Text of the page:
False flat: A low-gradient climb, or part of a climb, so-called because although it appears flat, the road is still ascending.
Feed zone (feed station): A designated section of the stage where riders can be handed food and drinks from team support staff at the side of the road.
Flamme rouge: The red banner which the riders pass under when there is only one kilometre left of a stage to go.
General classification: The overall standings in a stage race. Often referred to as ‘GC’, the classification is calculated by adding together each rider's individual times from all subsequent stages.
Grand Départ: The opening stage of the Tour.
Grand Tour: The highest category of stage race recognised by cycling’s governing body, the UCI. Only three Grand Tours exist - the Tour de France, Spain's Vuelta a España and Italy's Giro d'Italia. Each one lasts for 21 stages, with two rest days in-between.
Gruppetto (autobus): This is the group of riders who have dropped off the pace on a mountains stage. The group usually consists of sprinters and non-climbers whose sole aim is to finish within the days’ time limit.
Hors-category: The hardest category of mountain included in the Tour, which is calculated using length and average gradient. Literally translated it means beyond categorisation.
Intermediate sprint: A point midway through a stage where points are awarded in the green jersey/points classification.
Lanterne rouge: The rider who is last on the general classification. The term means 'red lantern’ and refers to the light which was traditionally found at the back of a railway train.
Lead-out man: A rider who specialises in guiding the team’s star sprinter into position during the final stages of a race. The star sprinter waits in the lead-out man’s slipstream for as long as possible before accelerating to the finish line.
Lead-out train (sprint train): A line of riders who are trying to guide their sprinter towards the finish by keeping the pace high and discouraging late attacks. On the flatter stages several teams will use this tactic as they battle for the best position on the road.
Musette: A food bag which is handed to riders as they pass through the feed stations.
Neutral service: If a rider’s team car is unable to reach them, then they can use the support of a neutral service vehicle, usually a car or motorbike. These vehicles can provide spare wheels, bikes and water to the riders.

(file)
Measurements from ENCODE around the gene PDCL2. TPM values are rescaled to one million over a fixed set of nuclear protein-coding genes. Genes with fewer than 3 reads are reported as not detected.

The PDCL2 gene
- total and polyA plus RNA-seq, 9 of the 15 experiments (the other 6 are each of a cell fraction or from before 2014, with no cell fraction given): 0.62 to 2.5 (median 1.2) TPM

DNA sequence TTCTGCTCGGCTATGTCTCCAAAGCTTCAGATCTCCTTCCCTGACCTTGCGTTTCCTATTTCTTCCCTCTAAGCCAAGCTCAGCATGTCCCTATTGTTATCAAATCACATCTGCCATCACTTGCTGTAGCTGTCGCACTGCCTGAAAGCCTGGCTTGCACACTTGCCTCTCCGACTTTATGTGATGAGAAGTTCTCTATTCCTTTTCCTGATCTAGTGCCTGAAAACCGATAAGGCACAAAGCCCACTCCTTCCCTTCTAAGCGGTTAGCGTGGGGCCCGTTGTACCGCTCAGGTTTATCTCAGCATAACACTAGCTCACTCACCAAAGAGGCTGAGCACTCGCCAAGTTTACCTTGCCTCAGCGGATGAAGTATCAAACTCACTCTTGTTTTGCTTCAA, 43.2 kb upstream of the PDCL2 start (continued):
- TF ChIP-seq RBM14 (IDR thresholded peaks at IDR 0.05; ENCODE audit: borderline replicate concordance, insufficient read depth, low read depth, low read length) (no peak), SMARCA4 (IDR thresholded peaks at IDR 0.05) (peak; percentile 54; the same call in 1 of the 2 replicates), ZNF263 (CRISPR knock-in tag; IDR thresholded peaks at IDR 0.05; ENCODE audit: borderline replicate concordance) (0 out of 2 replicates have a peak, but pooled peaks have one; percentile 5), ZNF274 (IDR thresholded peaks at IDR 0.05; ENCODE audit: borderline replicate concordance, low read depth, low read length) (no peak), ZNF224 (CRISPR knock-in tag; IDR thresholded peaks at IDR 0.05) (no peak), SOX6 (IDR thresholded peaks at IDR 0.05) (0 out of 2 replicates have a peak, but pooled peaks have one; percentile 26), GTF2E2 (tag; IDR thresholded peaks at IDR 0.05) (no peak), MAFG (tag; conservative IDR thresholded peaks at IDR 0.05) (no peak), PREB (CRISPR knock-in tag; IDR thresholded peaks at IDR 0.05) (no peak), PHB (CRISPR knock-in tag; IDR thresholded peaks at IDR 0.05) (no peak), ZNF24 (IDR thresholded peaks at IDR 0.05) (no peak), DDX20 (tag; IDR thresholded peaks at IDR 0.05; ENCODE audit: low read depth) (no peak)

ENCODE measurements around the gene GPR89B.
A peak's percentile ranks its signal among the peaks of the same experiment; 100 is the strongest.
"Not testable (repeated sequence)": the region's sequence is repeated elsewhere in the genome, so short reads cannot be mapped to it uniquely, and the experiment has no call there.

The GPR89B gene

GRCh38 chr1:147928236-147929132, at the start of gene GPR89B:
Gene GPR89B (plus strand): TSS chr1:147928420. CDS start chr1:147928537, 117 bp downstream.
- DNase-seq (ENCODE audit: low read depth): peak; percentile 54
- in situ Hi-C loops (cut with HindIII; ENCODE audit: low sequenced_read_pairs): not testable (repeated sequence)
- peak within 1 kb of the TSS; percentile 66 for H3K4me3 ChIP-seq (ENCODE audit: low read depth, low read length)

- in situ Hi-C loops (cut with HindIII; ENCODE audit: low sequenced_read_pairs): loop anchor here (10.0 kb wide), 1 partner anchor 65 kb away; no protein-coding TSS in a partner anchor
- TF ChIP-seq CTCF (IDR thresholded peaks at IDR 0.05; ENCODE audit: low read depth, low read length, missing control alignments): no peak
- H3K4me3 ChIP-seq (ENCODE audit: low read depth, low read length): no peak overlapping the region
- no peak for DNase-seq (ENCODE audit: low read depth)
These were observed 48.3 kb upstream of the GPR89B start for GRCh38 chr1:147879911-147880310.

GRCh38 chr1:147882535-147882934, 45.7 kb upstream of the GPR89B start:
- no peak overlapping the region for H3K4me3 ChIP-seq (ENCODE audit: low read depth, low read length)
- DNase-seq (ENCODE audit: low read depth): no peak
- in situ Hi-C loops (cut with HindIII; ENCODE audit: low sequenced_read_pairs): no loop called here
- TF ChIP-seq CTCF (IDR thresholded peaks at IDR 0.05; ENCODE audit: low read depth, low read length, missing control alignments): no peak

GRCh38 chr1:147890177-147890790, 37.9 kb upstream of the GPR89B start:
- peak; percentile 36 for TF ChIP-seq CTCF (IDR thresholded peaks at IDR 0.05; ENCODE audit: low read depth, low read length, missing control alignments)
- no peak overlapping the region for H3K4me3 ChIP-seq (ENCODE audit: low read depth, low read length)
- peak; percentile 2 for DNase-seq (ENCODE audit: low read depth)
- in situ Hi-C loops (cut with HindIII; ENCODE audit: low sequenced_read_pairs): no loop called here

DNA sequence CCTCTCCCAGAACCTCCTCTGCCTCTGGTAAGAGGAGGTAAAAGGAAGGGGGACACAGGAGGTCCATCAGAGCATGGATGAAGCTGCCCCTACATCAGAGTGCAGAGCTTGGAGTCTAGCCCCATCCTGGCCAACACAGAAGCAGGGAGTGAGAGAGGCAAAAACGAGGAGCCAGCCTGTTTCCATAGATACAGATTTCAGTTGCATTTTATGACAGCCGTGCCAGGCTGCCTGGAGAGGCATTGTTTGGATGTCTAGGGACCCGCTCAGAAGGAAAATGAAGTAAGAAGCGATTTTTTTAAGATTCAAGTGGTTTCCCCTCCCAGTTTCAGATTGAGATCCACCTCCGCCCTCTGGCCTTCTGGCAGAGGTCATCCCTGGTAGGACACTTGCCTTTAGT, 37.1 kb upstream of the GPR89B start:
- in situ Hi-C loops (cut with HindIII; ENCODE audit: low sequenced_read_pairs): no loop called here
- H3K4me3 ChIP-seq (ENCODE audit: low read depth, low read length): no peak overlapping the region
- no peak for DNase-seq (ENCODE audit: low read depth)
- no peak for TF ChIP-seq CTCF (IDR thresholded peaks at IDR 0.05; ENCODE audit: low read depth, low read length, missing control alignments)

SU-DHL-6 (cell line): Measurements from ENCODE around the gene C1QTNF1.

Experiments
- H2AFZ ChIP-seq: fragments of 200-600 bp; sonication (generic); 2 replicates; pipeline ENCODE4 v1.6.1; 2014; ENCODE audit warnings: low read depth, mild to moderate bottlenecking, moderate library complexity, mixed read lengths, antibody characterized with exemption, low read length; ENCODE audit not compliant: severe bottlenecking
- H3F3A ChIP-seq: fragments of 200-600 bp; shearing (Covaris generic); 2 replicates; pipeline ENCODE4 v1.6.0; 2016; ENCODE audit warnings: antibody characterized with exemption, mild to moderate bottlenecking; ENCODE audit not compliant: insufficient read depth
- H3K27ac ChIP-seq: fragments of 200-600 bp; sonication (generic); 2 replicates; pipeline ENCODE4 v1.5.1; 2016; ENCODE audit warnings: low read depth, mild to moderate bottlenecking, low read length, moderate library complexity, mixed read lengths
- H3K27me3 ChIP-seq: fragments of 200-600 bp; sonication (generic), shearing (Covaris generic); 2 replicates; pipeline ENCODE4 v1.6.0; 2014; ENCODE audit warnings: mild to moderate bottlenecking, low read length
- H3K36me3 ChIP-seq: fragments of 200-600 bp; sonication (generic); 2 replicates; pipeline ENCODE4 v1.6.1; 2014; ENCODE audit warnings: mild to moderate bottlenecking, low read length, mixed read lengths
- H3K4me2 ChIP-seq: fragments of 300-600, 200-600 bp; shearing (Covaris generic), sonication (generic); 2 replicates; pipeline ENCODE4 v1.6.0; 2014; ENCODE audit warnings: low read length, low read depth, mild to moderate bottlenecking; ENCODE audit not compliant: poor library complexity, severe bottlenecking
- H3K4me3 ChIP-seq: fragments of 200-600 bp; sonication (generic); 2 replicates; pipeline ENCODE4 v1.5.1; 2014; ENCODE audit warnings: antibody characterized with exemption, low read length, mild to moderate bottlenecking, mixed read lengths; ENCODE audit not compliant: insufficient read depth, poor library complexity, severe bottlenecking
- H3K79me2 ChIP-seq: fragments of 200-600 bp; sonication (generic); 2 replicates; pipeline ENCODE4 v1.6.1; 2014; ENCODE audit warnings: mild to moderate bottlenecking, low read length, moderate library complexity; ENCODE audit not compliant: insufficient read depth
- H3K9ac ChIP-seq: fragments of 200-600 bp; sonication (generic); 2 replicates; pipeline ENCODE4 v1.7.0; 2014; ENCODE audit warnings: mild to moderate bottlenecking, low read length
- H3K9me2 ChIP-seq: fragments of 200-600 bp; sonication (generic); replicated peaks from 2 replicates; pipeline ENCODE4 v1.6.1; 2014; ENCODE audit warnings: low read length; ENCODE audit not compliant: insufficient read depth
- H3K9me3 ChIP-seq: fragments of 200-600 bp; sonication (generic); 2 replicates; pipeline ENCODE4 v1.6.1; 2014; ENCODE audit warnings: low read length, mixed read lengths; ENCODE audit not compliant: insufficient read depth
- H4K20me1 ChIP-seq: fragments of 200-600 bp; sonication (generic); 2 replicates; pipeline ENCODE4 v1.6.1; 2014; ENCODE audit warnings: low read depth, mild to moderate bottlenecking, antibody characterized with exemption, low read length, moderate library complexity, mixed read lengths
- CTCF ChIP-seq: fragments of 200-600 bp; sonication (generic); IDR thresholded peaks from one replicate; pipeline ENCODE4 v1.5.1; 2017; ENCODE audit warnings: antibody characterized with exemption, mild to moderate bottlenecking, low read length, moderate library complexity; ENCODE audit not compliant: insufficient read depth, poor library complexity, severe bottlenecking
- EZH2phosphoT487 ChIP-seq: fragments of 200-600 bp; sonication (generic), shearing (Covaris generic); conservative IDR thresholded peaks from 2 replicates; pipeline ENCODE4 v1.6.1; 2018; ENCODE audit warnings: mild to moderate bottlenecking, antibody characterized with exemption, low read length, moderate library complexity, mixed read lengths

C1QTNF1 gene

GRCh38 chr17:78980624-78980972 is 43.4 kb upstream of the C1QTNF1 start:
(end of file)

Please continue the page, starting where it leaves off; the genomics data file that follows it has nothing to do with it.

Palmares: A list of each riders’ results and achievements.
Parcours: The French word for ‘course’, which can be applied to each stage separately, or to the race route as a whole.
Peloton: The main group of riders in a bike race. Cyclists form groups as riding within them helps save energy.
Prologue: A short time trial (commonly less than 8km long) which kicks off a stage race or Grand Tour. It is used mainly to showcase the riders, and as a way to get the yellow jersey on someone's back right away.
Queen stage: The hardest stage of the race. It will usually involve numerous climbs and take place in the high mountains
Race Caravan: The procession of official team, organistaion and support vehicles at a race. The caravan also includes the floats which drive ahead of the race and gives away freebies to fans at the side of the road.
Radio Tour: The radio station that keeps the Tour participants and spectators informed about what's happening in the race.
Rouleur: A domestique who specialises in steady, consistent riding and can take long turns on the front of a group of riders for hours at a time.
Slipstream: The still air behind a rider which is significantly easier for another cyclist to ride in.
Soigneur (carer): A member of a team’s backroom staff whose job is to look after the riders. They perform many duties such as giving massages, handing out feed bags and doing the riders’ laundry.
Sprinter: A rider who is capable of accelerating very quickly and able to battle it out for victory on the flatter stages of races.
Team car: In Grand Tours, two team cars follow the riders and each one commonly contains a directeur sportif and mechanic. It is from these that the DSs dictate strategy and mechanics are able to stock spare parts. Team doctors are also commonly present to treat any wounded riders quickly.